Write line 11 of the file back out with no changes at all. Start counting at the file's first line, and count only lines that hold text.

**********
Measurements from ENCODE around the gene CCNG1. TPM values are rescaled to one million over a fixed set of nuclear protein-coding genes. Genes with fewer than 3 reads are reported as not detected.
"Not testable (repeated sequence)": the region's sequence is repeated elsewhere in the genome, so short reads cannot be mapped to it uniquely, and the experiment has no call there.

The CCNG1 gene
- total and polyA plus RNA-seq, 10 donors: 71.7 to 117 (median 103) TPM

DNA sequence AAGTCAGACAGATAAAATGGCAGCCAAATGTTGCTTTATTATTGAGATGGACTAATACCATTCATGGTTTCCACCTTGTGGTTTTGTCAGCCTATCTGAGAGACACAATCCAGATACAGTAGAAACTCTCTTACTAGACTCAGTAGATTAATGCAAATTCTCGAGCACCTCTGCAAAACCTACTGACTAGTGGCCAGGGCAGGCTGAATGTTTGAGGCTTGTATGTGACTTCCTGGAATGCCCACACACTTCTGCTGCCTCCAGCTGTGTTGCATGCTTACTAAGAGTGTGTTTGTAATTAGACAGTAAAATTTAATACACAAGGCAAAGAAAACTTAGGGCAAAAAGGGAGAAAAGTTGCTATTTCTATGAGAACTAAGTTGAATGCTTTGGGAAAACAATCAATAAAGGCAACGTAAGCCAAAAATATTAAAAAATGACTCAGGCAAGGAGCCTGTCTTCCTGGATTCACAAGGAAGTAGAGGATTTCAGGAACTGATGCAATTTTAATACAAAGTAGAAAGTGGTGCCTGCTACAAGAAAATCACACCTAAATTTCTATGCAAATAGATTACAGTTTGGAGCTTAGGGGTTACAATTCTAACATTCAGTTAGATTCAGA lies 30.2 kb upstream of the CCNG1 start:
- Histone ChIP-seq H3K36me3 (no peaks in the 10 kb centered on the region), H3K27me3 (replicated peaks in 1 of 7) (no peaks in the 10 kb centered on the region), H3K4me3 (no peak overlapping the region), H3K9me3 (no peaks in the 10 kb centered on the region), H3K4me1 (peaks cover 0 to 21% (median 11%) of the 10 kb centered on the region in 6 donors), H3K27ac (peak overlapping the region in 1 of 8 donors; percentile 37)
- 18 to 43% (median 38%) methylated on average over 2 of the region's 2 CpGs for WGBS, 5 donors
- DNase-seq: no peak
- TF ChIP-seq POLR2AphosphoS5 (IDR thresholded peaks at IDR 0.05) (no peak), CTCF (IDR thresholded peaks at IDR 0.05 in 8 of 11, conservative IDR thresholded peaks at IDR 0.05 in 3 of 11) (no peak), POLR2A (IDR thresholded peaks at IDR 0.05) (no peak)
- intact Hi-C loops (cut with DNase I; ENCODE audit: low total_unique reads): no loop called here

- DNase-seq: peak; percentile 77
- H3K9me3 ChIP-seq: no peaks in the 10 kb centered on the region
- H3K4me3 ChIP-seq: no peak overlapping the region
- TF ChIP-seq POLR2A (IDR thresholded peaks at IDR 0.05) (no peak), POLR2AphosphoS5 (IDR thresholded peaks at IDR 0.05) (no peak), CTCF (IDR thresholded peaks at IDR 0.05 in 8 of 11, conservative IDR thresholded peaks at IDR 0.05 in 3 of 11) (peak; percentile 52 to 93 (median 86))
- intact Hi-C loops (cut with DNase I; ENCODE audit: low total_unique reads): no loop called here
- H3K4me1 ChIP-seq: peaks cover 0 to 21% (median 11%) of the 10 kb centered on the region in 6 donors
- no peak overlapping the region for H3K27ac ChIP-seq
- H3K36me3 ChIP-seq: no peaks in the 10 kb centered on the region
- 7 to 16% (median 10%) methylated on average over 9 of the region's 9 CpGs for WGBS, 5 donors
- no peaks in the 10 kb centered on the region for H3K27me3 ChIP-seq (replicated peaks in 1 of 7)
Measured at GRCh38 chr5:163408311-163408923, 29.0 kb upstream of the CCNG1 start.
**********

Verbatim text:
- DNase-seq: peak; percentile 77